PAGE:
Likewise, poor sleep can induce weight gain, while a good sleep can improve insulin resistance, increase your resting metabolism, decrease your caloric intake
The LIFE study showed that for people who lost 10 lbs by dieting, getting eight hours of sleep a night reduced stress levels and doubled the chance of slimming down compared to those who slept < 6 hours. The authors concluded that stress could also lead to higher intakes of energy-dense foods as an addictive “coping behavior”, and that lack of sleep could affect hormones associated with feelings of fullness or hunger.
Here are some great tips on getting better sleep.
4. Seize the Day: Fight the Virus and Lose Weight By Staying Hydrated
A large part of the human population may be chronically under-hydrated, especially the elderly. Our ability to defend ourselves against any bacterial or viral attack depends tremendously on the strength of our immune system. One trick to help your immune system is simple: stay hydrated. A Japanese study showed that several indicators of immune function were suppressed due to dehydration.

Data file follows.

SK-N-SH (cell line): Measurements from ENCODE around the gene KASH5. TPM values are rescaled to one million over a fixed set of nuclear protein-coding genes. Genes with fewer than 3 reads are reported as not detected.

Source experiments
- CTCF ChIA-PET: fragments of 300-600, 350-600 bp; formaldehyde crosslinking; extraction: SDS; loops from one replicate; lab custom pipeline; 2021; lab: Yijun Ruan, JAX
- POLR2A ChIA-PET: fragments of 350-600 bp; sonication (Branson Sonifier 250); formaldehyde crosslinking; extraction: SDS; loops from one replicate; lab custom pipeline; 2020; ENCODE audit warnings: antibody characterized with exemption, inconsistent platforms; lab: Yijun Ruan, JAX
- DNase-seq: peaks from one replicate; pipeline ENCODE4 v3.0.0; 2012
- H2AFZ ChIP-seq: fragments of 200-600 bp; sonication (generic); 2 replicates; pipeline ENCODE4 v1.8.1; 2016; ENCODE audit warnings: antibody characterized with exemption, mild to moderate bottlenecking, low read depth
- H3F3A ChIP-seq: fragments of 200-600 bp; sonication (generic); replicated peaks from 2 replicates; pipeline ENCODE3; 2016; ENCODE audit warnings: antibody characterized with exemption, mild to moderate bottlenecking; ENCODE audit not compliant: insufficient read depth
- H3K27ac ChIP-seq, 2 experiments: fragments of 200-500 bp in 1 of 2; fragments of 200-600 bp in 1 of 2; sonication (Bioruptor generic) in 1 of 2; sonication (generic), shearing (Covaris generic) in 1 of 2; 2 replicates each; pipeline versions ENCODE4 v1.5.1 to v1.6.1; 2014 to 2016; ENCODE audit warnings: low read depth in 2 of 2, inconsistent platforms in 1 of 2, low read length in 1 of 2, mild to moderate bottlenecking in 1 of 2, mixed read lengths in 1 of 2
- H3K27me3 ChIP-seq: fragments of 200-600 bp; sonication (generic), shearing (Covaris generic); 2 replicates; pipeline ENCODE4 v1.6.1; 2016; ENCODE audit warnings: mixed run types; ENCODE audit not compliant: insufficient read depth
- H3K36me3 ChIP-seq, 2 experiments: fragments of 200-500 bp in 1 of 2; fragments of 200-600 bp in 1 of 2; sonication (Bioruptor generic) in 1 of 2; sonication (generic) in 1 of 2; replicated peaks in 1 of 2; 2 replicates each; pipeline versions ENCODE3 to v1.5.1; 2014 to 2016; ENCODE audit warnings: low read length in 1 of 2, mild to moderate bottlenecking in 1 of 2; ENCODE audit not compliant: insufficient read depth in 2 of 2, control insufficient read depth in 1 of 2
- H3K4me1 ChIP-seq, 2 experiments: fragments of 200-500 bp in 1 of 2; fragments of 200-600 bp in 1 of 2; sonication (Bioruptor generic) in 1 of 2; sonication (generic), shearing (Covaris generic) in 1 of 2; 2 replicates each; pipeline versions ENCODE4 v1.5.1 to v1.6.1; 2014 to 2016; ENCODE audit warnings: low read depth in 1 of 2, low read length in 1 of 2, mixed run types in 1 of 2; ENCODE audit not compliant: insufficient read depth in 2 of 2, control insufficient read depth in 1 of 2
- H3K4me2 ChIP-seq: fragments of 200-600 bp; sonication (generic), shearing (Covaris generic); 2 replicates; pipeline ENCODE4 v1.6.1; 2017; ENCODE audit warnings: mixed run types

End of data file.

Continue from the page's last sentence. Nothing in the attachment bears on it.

To list a few of the reasons, our immune cells need fluids to help deliver nutrients, and oxygen from our blood, and in turn deliver these good fighter cells where they need to go to fight the pathogens. Good fluid intake helps the nutrients get absorbed better from the intestine. Water helps wash away toxins that potentially could harm our immune system. Better water intake may improve our sleep by increasing melatonin and can improve depression by increasing serotonin.
It has been hypothesized that as our cells become more dehydrated, our cells use less fat and use more sugar in our metabolism as our fuel source, leading to more fat storage. In fact, in the chronically dehydrated state our fat cells are encouraged to make even more triglycerides instead. In addition, dehydration may lead to more insulin resistance, leading to metabolic syndrome. If you’d like to learn more about using the power of water in your diet, click here to get my book.